Substance use disorders, as addictions are now called, develop when alcohol and a wide variety of substances alter normal brain function by directly altering normal brain chemistry. Current research indicates that process addictions can produce some of the same brain alterations.
Brain Changes Associated With Physical Addiction
Human brains are essentially huge collections of individual nerve cells (neurons) that sit very close to each other but don’t actually touch. In order to communicate with others of its kind, each neuron produces chemical messengers called neurotransmitters, then sends these messengers across the small gap that separates the neuron from its nearest neighbor. When a neurotransmitter reaches another neuron, it triggers electrical changes that increase or decrease activity levels within that cell; highly active neurons maintain or increase communication by rapidly sending messages to additional cells, while less active neurons slow communication down or bring it to a halt.
Dozens of different chemicals act as neurotransmitters and trigger specific changes inside the brain. For instance, the neurotransmitter dopamine activates the brain’s pathways for reward and pleasure, while the neurotransmitter serotonin helps keep your mood stable. The neuro-transmitting chemical glutamate helps keep your brain alert and receptive to change, while the chemical norepinephrine helps trigger your brain’s innate “fight-or-flight” response. Epinephrine (adrenaline) also helps trigger fight-or-flight responses, while the neurotransmitter oxytocin influences your ability to feel jealousy or love.
Commonly abused drugs such as opioid narcotics, cocaine or methamphetamine, or alcohol alter normal levels of key neurotransmitters such as dopamine, glutamate, serotonin, and norepinephrine. Alteration of dopamine levels in the brain’s pleasure centers is particularly associated with both physical dependence on a substance and the eventual onset of addiction. Physical dependence is a reliance on the presence of a given substance for feelings of “normalcy.” Addiction means there are ongoing cravings for that substance, as well as compulsive behaviors geared toward satisfying those cravings.
Brain Changes Associated With Substance Addiction
Alcoholics and drug addiction rarely start using their substance of choice with the intention of developing an active addiction. Instead, they engage in activities that seem relatively harmless, then gradually lose control as brain changes turn voluntary substance use into an involuntary, compulsive activity.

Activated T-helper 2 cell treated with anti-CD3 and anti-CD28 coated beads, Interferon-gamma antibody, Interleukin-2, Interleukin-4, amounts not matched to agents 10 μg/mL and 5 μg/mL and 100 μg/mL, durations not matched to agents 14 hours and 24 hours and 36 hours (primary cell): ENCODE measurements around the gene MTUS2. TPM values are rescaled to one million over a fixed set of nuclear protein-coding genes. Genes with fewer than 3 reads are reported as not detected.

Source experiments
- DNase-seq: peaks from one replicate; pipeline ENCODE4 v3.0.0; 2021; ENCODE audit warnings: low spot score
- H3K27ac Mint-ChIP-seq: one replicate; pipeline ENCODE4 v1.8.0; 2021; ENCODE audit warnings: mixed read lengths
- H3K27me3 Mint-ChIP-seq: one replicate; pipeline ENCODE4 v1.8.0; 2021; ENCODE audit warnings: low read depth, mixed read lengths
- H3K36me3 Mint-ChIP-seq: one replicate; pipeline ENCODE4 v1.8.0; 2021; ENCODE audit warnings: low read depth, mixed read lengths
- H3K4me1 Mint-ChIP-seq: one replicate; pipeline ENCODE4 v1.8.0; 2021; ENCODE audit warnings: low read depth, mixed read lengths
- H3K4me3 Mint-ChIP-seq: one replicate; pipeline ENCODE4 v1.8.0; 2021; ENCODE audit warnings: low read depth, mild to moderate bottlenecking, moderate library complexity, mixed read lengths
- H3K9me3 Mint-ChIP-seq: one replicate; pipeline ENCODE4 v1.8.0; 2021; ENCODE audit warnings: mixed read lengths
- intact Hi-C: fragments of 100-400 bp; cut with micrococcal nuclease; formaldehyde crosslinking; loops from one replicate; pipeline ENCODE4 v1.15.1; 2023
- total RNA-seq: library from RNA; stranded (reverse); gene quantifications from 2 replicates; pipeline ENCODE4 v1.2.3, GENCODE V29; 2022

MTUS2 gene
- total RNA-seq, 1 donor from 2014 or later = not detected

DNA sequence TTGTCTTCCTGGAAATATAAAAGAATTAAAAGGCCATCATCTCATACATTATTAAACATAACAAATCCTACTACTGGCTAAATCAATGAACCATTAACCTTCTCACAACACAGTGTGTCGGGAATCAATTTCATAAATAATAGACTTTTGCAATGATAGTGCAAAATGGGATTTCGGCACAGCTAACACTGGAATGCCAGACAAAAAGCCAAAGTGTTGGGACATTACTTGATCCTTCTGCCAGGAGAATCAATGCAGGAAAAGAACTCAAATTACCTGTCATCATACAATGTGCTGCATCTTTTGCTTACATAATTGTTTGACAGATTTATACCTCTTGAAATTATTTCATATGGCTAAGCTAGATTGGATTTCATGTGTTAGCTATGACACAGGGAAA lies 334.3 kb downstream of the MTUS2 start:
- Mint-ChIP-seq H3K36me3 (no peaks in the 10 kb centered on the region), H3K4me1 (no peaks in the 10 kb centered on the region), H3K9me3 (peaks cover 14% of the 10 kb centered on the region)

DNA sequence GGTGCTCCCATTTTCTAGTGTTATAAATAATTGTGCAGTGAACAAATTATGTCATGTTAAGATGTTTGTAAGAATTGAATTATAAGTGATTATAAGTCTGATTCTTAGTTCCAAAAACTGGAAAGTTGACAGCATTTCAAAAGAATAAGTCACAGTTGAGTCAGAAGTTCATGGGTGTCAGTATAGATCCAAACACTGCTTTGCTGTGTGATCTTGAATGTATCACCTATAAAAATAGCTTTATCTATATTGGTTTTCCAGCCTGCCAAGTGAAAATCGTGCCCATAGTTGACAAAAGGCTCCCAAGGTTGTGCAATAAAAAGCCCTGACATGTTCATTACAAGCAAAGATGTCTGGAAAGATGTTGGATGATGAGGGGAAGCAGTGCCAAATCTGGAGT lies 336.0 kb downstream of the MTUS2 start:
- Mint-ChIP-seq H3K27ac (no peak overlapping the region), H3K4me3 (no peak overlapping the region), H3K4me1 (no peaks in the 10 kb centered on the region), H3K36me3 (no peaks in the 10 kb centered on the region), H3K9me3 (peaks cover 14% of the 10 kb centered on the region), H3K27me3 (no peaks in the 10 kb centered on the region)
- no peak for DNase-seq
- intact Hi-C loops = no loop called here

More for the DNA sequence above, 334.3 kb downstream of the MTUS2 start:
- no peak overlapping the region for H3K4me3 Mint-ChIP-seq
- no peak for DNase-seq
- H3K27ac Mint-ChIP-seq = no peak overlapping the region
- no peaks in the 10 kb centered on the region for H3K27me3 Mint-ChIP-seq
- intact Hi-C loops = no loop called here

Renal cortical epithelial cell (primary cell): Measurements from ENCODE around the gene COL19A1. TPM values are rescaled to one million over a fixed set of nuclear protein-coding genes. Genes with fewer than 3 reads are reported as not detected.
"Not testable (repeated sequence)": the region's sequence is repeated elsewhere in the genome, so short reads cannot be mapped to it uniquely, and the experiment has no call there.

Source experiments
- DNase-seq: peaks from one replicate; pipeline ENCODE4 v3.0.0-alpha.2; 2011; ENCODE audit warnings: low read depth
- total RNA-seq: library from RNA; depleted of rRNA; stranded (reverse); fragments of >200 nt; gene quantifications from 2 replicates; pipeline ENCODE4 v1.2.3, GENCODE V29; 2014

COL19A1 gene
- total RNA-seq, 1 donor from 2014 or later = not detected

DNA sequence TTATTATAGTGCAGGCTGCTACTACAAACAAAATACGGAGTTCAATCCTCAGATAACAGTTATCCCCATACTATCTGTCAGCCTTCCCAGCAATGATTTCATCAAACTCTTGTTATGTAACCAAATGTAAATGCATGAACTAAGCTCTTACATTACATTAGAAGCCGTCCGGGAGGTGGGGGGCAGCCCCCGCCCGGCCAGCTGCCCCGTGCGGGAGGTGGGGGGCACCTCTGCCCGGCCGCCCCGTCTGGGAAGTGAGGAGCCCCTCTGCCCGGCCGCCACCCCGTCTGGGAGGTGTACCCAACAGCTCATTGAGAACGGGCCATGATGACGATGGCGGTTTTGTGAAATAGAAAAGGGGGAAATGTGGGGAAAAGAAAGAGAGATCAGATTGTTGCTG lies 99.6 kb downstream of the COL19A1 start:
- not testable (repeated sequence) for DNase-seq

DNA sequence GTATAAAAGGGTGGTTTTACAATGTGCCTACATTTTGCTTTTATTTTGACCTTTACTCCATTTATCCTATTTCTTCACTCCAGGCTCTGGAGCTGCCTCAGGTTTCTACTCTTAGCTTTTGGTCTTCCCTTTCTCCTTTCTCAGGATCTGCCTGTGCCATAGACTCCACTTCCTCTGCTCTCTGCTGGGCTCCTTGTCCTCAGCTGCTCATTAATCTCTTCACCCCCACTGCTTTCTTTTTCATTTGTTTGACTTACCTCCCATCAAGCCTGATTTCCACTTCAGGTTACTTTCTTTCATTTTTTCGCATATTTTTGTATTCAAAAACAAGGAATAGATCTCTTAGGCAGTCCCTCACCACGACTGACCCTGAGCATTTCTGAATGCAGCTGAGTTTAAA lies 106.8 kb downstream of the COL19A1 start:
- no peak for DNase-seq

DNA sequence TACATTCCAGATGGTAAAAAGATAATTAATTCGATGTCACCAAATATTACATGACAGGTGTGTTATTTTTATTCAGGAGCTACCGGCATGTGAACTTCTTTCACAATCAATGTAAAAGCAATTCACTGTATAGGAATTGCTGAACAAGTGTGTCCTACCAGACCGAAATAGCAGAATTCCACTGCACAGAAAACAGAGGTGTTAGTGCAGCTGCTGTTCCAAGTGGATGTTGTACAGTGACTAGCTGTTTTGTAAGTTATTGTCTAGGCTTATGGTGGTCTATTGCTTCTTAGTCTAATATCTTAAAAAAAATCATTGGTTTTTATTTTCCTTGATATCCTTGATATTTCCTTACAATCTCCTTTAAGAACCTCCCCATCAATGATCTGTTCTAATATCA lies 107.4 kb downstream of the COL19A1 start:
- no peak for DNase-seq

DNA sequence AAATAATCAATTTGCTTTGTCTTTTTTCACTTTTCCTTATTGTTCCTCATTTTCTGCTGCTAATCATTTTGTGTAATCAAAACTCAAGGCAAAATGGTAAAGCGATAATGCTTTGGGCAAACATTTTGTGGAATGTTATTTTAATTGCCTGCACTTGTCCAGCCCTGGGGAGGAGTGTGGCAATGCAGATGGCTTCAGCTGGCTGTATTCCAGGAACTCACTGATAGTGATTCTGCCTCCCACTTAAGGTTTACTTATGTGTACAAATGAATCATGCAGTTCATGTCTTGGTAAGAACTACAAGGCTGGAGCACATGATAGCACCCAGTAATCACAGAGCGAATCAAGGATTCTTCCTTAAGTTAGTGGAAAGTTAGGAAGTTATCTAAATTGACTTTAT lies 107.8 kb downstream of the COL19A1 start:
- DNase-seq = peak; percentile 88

Brain Changes Associated with Process Addiction
Process or behavior addiction begins in roughly the same way, either through involvement in universal, essential human activities-such as eating or having sex-or through involvement in other activities commonly found in contemporary society, such as shopping, gambling, looking at pornographic material or surfing the Internet.
Since engagement in any of these activities can produce some sort of reward (a full belly, sexual satisfaction, new clothes, money, etc.), it tends to increase brain levels of dopamine and trigger feelings of pleasure. In most people, these pleasurable feelings have their place among a wide range of emotional reactions to life. However, in certain people, these feelings gradually take on an increasing importance that’s out of balance with other life experiences. Conditions or circumstances that can potentially trigger this kind of shift in emphasis include depression, ongoing stress or anxiety, significant childhood trauma, self-esteem problems, or any source of ongoing emotional pain.
By consciously or unconsciously seeking to habitually reward themselves through their activities, people developing process addictions start to alter their dopamine pathways in much the same way as substances alter the dopamine pathways of habitual alcohol and drug users. Classic features of chronic dopamine alteration (in both process addicts and substance addicts) include gradually decreasing feelings of pleasure for any given level of behavior/substance use; an increased frequency of behavior/substance use that’s designed to offset the drop in pleasurable feelings; and an eventual decrease or loss of the ability to experience pleasure from any source, including the person’s behavior/substance of choice. As with alcoholics and drug addicts, the end result of these changes in process is a compulsive, fruitless search for some sort of sustainable sense of release, or “high.”